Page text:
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RE: PROPOSAL: Drop interface/operation/(input|output)/@headers

From: Glen Daniels <gdaniels@sonicsoftware.com>
Date: Tue, 28 Oct 2003 16:32:16 -0500
To: "'Tom Jordahl'" <tomj@macromedia.com>, www-ws-desc@w3.org
Message-id: <004601c39d9a$f605b740$896e10ac@bedford.progress.com>


[ Tom's keyboard writing checks his body can't cash elided... :) ]

> The syntax for declaring a property that is a header, after 
> declaring that you are using the feature that *is* headers, 
> is NOT simple.

We could easily build in to WSDL a simple syntax for using the "cookie"
module/feature I described, although I don't think the property approach is
really that awful.  I'm not against syntactic shortcuts.  I AM, as I
realized in the last message, against the idea of allowing WSDLs to
arbitrarily specify headers.  I would have no problem with introducing a
well-known "cookie" header, inside which we could throw whatever you wanted
to put in the WSDL as "state" to carry with messages.  I object to the idea
that headers should be "opaquely" inserted, for instance by clients who have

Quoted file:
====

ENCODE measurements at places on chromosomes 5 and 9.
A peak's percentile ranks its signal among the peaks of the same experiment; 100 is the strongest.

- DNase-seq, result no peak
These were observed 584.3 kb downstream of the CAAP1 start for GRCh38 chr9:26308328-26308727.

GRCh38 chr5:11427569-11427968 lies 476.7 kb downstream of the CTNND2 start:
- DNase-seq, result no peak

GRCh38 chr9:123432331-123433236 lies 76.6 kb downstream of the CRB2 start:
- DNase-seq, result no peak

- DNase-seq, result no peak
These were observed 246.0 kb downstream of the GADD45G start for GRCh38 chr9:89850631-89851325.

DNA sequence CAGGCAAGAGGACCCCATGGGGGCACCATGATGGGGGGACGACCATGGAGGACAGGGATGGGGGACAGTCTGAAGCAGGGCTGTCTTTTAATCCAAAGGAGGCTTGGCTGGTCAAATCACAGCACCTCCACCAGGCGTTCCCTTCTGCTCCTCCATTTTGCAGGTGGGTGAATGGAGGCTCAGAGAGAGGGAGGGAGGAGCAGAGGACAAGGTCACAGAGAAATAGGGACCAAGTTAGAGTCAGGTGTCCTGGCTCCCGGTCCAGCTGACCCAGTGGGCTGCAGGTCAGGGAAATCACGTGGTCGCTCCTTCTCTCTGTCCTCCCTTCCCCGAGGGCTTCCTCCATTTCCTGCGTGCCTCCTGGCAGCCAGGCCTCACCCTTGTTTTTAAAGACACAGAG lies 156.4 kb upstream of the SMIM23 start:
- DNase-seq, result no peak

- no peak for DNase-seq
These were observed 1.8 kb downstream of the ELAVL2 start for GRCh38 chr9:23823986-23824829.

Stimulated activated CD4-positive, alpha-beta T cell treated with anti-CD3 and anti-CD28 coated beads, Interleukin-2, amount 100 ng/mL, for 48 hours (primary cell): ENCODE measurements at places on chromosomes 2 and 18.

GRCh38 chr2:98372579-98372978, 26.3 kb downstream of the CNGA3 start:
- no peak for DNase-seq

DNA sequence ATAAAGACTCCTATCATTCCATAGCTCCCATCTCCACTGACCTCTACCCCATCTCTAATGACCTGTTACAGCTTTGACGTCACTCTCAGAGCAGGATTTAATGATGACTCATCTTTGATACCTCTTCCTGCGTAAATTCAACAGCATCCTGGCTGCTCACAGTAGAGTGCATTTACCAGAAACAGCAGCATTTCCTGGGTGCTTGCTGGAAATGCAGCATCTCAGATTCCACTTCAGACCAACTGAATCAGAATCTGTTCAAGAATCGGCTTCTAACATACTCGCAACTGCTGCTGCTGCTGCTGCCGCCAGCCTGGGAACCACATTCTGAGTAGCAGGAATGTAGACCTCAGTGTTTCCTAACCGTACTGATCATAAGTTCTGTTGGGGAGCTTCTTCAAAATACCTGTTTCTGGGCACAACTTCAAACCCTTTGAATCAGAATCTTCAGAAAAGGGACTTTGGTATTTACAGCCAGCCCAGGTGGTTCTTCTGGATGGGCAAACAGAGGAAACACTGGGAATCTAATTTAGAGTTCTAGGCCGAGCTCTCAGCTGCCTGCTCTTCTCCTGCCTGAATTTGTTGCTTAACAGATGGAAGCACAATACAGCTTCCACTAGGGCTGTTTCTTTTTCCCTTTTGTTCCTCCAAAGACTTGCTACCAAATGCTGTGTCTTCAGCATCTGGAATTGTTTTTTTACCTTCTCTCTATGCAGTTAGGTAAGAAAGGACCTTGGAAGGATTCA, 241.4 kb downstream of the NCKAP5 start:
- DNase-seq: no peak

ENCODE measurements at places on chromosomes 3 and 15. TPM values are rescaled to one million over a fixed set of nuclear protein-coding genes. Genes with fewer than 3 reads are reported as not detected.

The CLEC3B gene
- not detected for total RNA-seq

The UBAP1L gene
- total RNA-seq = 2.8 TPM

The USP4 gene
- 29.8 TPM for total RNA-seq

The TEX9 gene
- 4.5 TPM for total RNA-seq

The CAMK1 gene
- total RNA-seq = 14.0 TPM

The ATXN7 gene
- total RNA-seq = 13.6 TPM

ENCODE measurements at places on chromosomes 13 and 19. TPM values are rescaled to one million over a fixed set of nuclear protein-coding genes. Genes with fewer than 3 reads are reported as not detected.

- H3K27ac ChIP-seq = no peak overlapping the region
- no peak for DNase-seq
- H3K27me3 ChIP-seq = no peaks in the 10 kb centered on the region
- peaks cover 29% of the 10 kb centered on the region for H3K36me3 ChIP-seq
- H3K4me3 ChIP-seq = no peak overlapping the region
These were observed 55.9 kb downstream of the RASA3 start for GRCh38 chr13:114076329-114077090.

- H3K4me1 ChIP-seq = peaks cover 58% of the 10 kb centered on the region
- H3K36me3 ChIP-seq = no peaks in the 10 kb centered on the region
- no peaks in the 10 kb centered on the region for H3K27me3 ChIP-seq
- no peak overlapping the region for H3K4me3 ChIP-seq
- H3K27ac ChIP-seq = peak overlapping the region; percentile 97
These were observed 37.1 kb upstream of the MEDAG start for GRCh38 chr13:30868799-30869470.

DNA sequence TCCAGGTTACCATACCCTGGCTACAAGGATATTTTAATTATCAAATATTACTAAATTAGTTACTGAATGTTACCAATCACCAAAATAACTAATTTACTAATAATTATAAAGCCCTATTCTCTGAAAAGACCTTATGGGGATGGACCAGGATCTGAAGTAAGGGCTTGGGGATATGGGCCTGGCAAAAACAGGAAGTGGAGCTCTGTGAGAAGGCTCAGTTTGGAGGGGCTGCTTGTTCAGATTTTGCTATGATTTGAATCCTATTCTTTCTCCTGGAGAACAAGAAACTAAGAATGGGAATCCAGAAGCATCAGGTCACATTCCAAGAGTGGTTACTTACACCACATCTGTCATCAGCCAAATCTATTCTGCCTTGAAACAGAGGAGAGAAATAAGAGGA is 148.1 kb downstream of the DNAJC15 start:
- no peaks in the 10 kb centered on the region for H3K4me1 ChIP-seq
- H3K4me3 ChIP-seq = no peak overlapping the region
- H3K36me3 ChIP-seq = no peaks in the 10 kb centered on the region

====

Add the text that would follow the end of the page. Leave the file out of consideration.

no idea what the semantics implied by the given QNames are other than "just
put it in, trust me".

> As to whether the headers belong in the abstract interface to 
> my server or not, I don't think that we should waste time 
> talking too much about that.  Yes, I will need to know what 
> the headers are for, or more specifically what *values* to 
> put in the headers.  BUT THAT IS OK.  I don't think I need a 
> feature spec if I want to require an identity key for my web service.

I have no problem with the idea of reflecting state information, for
whatever purpose, back to a service based on a WSDL.  That's a perfect
candidate for a simple SOAP extension, which I think we could easily define
and bake into WSDL, with syntactic sugar, even.

If you, the user, are actually putting particular values into headers, and
you expect to "know" what the semantically appropriate values are, you
should NOT be using the "headers" syntax, or anything like it.  You should
be using a syntax which says "use this SOAP module".  Why?  Because the
"headers" syntax is completely inadequate for any but the most basic (always
send this particular header) extensions, whereas the module syntax allows
for anything that the spec defines.

--Glen
Received on Tuesday, 28 October 2003 16:33:43 GMT

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